Reconciling global-model estimates and country reporting of anthropogenic forest CO2 sinks

Abstract

Achieving the long-term temperature goal of the Paris Agreement requires forest-based mitigation. Collective progress towards this goal will be assessed by the Paris Agreement’s Global stocktake. At present, there is a discrepancy of about 4 GtCO2 yr−1 in global anthropogenic net land-use emissions between global models (reflected in IPCC assessment reports) and aggregated national GHG inventories (under the UNFCCC). We show that a substantial part of this discrepancy (about 3.2 GtCO2 yr−1) can be explained by conceptual differences in anthropogenic forest sink estimation, related to the representation of environmental change impacts and the areas considered as managed. For a more credible tracking of collective progress under the Global stocktake, these conceptual differences between models and inventories need to be reconciled. We implement a new method of disaggregation of global land model results that allows greater comparability with GHG inventories. This provides a deeper understanding of model–inventory differences, allowing more transparent analysis of forest-based mitigation and facilitating a more accurate Global stocktake.

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Fig. 1: Conceptual diagram of the impact of mismatches in anthropogenic land flux estimates on the gap between country pledges and what is required to meet climate targets.
Fig. 2: Comparison of the global net anthropogenic land-related CO2 fluxes estimated by AR5 and countries’ GHGIs.
Fig. 3: Summary of the main conceptual differences in defining the anthropogenic land CO2 flux between IPCC AR5 and countries’ GHGIs.
Fig. 4: Comparison and reconciliation of developed countries’ forest net CO2 fluxes and forest area for 1990–2014.
Fig. 5: Comparison and reconciliation of global forest net CO2 fluxes and forest area for 2005–2014.

Data availability

The data that support the findings of this study are available from the corresponding author upon request.

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Acknowledgements

The authors thank J. Pongratz for discussing an early stage of the analysis, V. Korotkov for checking our analysis on Russia, and G. M. Domke for checking our analysis on the United States. J.H. was supported by EU FP7 through project LUC4C (GA603542) and the UK NERC project GGRiLS-GAP. G.G. was supported by Administrative Arrangement Number 340203/2016/742550/SER/CLIMA.A3. A.K.J. was supported by the NSF (AGS 12-43071) and DOE (DE-SC0016323). J.E.M.S.N. was supported by the German Research Foundation’s Emmy Noether Programme (grant number PO1751/1-1). G.G., J.H., G.P.P. and L.P. received funding from the European Union’s Horizon 2020 research and innovation programme under grant agreement number 776810 (VERIFY). C.D.K. was supported by the US DOE under Contract DE-AC02-05CH11231 as part of their RGMA (BGC-Feedbacks SFA) and TES Programs (NGEE-Tropics). A.K.J. was supported under the US NSF (NSF-AGS-12-43071).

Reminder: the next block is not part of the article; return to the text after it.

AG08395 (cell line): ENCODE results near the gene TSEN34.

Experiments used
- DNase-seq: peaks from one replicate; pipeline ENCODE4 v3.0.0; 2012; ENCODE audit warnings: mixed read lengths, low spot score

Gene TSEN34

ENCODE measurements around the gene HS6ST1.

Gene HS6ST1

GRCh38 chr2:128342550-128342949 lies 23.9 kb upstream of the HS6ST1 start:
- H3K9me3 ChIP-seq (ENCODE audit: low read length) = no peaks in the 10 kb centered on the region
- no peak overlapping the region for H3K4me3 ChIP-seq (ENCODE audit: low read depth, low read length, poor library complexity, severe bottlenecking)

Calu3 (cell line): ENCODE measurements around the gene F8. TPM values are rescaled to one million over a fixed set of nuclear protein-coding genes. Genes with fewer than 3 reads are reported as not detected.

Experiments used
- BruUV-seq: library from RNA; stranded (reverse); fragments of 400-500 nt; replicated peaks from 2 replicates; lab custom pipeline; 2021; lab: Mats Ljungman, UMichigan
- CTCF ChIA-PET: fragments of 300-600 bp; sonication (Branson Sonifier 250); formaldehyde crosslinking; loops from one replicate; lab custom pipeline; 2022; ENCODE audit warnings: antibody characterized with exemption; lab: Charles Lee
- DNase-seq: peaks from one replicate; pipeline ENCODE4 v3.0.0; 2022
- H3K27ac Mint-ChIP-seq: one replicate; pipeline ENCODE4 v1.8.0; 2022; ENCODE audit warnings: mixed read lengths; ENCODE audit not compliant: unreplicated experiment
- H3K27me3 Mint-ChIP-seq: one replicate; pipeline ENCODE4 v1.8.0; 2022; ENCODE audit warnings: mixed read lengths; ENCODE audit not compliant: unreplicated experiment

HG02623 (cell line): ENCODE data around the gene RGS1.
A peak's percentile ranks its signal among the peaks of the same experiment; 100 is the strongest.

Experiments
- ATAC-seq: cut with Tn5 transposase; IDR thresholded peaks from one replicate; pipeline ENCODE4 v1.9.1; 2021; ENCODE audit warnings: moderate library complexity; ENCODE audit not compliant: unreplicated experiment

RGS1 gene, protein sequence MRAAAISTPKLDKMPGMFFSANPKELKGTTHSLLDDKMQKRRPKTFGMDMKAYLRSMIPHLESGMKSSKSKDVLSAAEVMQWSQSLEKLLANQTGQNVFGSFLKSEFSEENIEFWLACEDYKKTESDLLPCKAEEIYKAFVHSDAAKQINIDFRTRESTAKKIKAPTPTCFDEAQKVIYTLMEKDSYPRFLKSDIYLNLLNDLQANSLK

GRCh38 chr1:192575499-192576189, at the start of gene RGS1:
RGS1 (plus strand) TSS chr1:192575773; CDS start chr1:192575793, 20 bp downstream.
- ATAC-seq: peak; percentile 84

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Contributions

G.G. designed the analysis with J.H. and W.A.K., and all three drafted the manuscript. G.G. coordinated all of the inputs, executed the calculations and made the figures. A.C., R.A.H., G.P.P. and M.J.S. contributed to the analysis and provided inputs to the manuscript. F.D. contributed by commenting and editing the manuscript. R.A.V., S.R., S.F. and D.L. contributed to collecting data and information on country GHGIs. R.A. post-processed the DGVM results. R.A.H. and A.A.N. provided data from bookkeeping models. L.P. provided comments on the Global stocktake. A.A., A.B., M.F., P.F., A.K.J., E.K., C.D.K., J.E.M.S.N., S.S., N.V., A.W. and S.Z. provided the original DGVM results and inputs to the manuscript. All authors read and approved the final manuscript.

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Correspondence to Giacomo Grassi.

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Supplementary methods and data 1–4, Supplementary analysis and results 5-8, Supplementary tables 1–12, Supplementary figures 1–9, Supplementary references

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Grassi, G., House, J., Kurz, W.A. et al. Reconciling global-model estimates and country reporting of anthropogenic forest CO2 sinks. Nature Clim Change 8, 914–920 (2018). https://doi.org/10.1038/s41558-018-0283-x

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